Cybersecurity researchers have discovered that the 2022 botnet known as EnemyBot is now expanding its reach by rapidly adding exploits that have revealed critical vulnerabilities recently.

The botnet, which already employs code from a wide range of malware pieces, is now enhancing its attack capabilities by including exploits for known weaknesses in content management systems, web servers, Internet of Things (IoT), and Android devices.

EnemyBot’s activities were first flagged by security researchers at Securonix in March this year. By April, analysis of fresh samples collected by another cybersecurity firm, Fortinet revealed that the botnet had already updated its approach and integrated flaws for over a dozen new processor architectures.

The main purpose to date for the EnembyBot appears to be for launching distributed denial-of-service attacks, but the malware also has additional modules that are designed to scan for vulnerable target devices and compromise them with a malware infection.

New EnemyBot variants

A recent report from experts at AT&T Alien Labs noted that the most up-to-date variants of EnemyBot now incorporate exploits for a total of 24 vulnerabilities. These weaknesses for the most part, are classed as critical, although there are some that have not yet been allocated a Common Vulnerabilities and Exposures (CVE) number to track them, making it far more difficult for firms to implement protection protocols.

Back in April, the flaws recorded were mainly related to IoT devices and routers, with CVE-2022-25075 and CVE-2022-27226 being among the most recently recorded. A new variant analysed by AT&T Alien Labs also contained exploits for several other security issues. These include the remote code execution (RCE) critical flaw CVE-2022-22954, the massively targeted CVE-2022-22947 and the RCE threatening weak endpoints with complete device takeover, CVE-2022-1388, to name a few.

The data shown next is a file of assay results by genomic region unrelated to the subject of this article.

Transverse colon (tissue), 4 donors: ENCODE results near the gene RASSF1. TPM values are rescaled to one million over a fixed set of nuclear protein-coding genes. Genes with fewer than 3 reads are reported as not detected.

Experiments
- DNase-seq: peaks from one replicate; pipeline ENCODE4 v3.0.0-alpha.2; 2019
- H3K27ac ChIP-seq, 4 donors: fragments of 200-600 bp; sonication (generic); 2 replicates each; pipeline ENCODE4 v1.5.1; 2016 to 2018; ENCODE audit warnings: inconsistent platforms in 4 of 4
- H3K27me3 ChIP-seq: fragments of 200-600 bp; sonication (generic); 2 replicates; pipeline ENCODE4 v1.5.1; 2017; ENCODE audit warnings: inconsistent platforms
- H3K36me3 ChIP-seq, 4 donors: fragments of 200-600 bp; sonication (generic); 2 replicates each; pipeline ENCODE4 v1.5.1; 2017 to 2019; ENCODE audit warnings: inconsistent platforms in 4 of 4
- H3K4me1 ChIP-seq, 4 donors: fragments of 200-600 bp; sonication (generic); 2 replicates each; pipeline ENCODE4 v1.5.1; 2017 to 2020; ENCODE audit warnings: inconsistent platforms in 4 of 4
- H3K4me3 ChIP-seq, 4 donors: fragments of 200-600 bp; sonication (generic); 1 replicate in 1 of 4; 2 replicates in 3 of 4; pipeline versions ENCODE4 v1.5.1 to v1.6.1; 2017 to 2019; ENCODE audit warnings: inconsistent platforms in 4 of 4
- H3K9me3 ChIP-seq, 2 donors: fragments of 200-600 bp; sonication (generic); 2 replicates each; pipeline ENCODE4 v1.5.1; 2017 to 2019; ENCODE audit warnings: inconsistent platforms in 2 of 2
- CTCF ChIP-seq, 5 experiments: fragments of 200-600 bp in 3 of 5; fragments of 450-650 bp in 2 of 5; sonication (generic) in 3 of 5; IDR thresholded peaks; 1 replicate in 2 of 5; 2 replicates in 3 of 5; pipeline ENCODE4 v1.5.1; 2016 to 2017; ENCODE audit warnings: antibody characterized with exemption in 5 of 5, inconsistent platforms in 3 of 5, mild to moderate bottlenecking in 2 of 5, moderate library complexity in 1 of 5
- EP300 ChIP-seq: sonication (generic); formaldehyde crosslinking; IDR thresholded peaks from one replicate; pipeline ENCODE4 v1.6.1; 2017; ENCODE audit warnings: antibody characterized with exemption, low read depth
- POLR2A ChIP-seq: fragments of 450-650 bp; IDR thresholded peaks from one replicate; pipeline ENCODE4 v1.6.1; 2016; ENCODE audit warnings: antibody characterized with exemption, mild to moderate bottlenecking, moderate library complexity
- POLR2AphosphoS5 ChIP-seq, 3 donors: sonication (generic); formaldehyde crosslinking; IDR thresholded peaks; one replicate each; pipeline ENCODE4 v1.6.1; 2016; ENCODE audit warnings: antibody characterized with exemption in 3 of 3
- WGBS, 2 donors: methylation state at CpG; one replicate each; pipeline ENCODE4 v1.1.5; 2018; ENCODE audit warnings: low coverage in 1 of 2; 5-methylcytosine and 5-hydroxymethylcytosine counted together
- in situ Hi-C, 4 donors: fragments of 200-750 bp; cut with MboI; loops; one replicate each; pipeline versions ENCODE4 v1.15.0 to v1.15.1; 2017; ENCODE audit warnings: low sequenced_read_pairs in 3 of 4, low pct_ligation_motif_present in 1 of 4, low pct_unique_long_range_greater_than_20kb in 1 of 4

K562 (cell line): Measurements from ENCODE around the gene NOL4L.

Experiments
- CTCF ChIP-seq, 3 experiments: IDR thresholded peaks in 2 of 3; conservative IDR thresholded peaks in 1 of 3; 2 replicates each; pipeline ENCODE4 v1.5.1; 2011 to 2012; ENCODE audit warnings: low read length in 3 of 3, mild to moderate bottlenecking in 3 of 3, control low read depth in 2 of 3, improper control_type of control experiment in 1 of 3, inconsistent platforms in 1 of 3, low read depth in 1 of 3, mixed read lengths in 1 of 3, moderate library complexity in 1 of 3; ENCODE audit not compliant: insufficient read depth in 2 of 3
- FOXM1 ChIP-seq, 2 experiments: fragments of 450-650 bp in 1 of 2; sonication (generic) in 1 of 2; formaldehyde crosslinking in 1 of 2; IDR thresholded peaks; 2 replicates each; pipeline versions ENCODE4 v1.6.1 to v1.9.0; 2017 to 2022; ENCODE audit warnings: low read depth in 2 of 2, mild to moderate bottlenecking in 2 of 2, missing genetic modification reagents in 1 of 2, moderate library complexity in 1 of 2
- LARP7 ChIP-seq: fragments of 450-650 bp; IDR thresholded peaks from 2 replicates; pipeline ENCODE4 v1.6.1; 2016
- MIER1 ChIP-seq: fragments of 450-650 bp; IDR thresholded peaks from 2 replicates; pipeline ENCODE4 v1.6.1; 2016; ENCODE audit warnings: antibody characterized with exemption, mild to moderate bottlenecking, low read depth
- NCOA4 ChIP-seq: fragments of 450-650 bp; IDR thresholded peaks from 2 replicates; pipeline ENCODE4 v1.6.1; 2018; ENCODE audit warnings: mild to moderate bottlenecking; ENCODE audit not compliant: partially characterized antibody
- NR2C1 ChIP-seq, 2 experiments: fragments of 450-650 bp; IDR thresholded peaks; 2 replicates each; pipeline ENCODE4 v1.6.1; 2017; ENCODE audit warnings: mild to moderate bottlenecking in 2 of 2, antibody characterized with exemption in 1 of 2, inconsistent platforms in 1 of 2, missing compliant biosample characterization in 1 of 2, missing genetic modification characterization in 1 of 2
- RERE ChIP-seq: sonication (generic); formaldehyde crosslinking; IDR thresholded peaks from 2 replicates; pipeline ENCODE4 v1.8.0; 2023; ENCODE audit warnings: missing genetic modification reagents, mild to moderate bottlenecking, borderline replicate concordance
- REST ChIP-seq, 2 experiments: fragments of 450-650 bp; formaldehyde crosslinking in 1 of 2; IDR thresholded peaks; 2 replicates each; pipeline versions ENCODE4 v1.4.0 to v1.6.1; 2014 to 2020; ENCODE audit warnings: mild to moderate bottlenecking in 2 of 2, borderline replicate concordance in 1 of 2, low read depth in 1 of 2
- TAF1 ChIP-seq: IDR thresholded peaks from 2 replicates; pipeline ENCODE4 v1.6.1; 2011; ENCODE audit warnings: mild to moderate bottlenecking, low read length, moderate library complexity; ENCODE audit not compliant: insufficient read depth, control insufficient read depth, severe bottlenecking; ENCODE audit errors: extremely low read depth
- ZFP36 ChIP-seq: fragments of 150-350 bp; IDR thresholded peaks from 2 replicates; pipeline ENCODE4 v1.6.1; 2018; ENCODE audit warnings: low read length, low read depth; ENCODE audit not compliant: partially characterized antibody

The latest version of EnemyBot also supports commands like RSHELL enabling it to construct a reverse shell on an infected system. As a result, a threat actor can circumnavigate firewall restrictions and obtain access to a machine.

Each of the commands listed in previous versions of the botnet remain present, offering threat operators an extensive list of options when carrying out distributed denial of service attacks.

Additional malware projects waiting in the wings

The cybercriminal entity behind EnemyBot and updating the botnet, Keksec, has other malicious projects at its command, including Gafgyt, Tsunami, DarkHTTP, Necro, and DarkIRC.

Keksec is an experienced author of malware who is currently showing care and attention for its latest project, updating the botnet with all-new vulnerabilities exploits as quickly as they arise, often before system administrators have an opportunity to apply patches and resolve them.

Researchers at AT&T labs have also reported that an individual who is closely affiliated with Keksec, has now released the source code for EnemyBot making it easily accessible for other malicious operators.

Protection recommendations against this threat type include applying security patches to software products when updates become available and closely monitoring company network traffic. This includes outbound connections.

At present, EnemyBot is being used for DDoS attacks but now that the malware is targeting powerful devices, access and crypotomining are also potential applications that cause concern.